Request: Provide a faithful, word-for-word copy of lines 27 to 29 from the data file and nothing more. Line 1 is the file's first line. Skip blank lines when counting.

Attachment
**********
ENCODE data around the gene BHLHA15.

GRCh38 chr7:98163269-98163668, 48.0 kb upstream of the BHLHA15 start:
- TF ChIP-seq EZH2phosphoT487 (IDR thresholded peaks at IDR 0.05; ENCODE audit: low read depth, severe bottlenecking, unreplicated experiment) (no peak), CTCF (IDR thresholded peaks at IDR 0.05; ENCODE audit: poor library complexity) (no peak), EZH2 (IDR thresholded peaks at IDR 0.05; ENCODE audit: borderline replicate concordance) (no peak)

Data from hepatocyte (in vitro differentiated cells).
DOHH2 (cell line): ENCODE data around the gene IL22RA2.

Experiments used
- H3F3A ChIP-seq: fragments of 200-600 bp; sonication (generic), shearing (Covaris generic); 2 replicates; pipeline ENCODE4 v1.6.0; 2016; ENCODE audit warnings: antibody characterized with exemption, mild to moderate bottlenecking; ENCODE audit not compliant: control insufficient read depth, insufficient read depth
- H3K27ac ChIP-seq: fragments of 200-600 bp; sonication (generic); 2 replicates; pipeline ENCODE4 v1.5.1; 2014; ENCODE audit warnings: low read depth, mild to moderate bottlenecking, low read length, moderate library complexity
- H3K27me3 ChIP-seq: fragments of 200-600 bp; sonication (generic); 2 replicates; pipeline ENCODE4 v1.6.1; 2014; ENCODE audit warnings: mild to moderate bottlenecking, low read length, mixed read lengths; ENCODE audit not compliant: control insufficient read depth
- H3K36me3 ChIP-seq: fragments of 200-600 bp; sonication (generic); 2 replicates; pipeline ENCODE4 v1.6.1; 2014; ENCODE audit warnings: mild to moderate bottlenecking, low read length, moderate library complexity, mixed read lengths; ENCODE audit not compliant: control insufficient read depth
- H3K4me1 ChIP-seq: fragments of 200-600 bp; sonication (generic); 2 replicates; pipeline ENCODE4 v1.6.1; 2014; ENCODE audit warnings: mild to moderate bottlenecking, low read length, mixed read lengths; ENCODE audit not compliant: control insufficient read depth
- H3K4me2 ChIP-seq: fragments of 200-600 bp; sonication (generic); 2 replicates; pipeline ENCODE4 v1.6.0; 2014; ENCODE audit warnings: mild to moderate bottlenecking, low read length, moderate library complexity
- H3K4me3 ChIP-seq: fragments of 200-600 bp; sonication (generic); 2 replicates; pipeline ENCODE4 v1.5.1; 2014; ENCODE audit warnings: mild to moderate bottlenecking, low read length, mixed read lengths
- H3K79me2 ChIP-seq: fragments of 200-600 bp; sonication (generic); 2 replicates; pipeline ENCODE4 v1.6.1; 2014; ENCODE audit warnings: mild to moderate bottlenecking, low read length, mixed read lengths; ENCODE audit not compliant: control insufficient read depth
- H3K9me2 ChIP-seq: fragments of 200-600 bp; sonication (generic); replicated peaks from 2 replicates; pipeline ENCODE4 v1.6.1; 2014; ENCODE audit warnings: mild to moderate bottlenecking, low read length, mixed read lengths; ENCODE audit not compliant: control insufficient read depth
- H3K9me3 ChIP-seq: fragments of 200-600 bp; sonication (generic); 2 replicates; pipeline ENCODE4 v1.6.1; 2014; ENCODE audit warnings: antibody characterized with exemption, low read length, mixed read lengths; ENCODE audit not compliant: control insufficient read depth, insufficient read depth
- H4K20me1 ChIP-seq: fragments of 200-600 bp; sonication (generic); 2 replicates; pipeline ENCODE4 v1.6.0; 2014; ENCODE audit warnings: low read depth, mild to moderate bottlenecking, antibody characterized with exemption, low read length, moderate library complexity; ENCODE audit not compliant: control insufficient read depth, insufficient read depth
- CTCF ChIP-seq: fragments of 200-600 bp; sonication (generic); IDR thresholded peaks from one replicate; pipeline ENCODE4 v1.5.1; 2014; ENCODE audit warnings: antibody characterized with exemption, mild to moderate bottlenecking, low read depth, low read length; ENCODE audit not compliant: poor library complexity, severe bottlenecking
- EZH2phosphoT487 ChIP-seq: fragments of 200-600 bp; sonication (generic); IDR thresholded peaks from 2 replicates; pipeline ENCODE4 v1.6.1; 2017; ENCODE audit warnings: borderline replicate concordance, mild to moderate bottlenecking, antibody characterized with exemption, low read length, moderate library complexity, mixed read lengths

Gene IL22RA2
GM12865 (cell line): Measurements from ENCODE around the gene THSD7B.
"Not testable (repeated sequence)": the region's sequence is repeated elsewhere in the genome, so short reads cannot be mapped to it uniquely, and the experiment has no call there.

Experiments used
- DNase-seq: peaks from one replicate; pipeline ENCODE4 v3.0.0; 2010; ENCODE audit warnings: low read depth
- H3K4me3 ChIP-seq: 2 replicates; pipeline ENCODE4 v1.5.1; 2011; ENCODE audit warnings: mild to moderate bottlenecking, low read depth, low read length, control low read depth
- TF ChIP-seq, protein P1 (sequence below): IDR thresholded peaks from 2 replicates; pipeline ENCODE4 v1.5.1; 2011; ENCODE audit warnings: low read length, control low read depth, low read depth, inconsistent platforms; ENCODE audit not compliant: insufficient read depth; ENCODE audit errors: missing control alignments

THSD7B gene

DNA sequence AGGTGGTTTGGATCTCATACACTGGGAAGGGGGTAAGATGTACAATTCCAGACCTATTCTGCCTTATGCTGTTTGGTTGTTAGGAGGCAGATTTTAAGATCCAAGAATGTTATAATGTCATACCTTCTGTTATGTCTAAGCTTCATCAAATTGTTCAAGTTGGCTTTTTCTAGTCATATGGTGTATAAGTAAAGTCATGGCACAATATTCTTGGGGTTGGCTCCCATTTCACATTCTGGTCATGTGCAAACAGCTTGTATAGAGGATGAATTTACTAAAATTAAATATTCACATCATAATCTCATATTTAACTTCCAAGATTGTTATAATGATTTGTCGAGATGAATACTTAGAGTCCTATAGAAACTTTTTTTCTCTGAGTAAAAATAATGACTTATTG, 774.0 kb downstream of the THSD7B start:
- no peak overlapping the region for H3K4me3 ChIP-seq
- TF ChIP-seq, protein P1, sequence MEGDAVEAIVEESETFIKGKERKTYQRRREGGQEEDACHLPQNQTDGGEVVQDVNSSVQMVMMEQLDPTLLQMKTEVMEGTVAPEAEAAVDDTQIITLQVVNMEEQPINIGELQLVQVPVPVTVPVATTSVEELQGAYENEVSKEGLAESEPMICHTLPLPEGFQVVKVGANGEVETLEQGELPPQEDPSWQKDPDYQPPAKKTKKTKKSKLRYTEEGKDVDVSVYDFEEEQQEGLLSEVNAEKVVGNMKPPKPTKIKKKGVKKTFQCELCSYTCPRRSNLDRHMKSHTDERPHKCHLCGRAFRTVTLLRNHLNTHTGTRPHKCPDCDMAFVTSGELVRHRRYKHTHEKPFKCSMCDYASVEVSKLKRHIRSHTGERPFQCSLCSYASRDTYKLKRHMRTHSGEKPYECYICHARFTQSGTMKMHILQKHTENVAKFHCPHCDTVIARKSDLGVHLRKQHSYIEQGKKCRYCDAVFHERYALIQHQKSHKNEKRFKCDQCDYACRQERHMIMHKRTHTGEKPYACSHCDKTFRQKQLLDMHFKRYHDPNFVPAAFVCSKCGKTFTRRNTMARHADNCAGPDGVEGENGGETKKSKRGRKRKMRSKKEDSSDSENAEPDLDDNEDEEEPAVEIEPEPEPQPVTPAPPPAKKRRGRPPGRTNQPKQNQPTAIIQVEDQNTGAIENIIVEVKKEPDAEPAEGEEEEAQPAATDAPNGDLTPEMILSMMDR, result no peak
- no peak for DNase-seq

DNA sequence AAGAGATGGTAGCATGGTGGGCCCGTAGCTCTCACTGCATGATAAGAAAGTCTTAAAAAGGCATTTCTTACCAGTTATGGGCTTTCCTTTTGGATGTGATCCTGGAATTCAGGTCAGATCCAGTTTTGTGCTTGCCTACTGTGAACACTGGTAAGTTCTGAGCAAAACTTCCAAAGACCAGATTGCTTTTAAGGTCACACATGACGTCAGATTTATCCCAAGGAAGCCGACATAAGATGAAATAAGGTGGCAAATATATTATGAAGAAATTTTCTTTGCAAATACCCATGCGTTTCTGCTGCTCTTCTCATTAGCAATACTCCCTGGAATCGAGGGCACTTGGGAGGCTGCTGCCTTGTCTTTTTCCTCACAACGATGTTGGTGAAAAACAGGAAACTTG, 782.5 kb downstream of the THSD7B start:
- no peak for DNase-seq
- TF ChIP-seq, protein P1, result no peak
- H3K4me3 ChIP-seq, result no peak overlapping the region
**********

THSD7B gene

DNA sequence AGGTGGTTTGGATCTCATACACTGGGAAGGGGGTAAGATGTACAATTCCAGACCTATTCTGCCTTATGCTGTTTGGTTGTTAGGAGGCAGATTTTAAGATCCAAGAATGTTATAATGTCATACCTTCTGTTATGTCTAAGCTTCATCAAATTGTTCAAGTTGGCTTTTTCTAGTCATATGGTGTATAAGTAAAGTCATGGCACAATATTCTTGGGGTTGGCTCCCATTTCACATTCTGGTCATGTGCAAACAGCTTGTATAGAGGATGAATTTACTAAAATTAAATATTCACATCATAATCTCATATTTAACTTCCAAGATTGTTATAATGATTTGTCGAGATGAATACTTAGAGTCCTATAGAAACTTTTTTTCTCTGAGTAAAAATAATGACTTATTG, 774.0 kb downstream of the THSD7B start:
- no peak overlapping the region for H3K4me3 ChIP-seq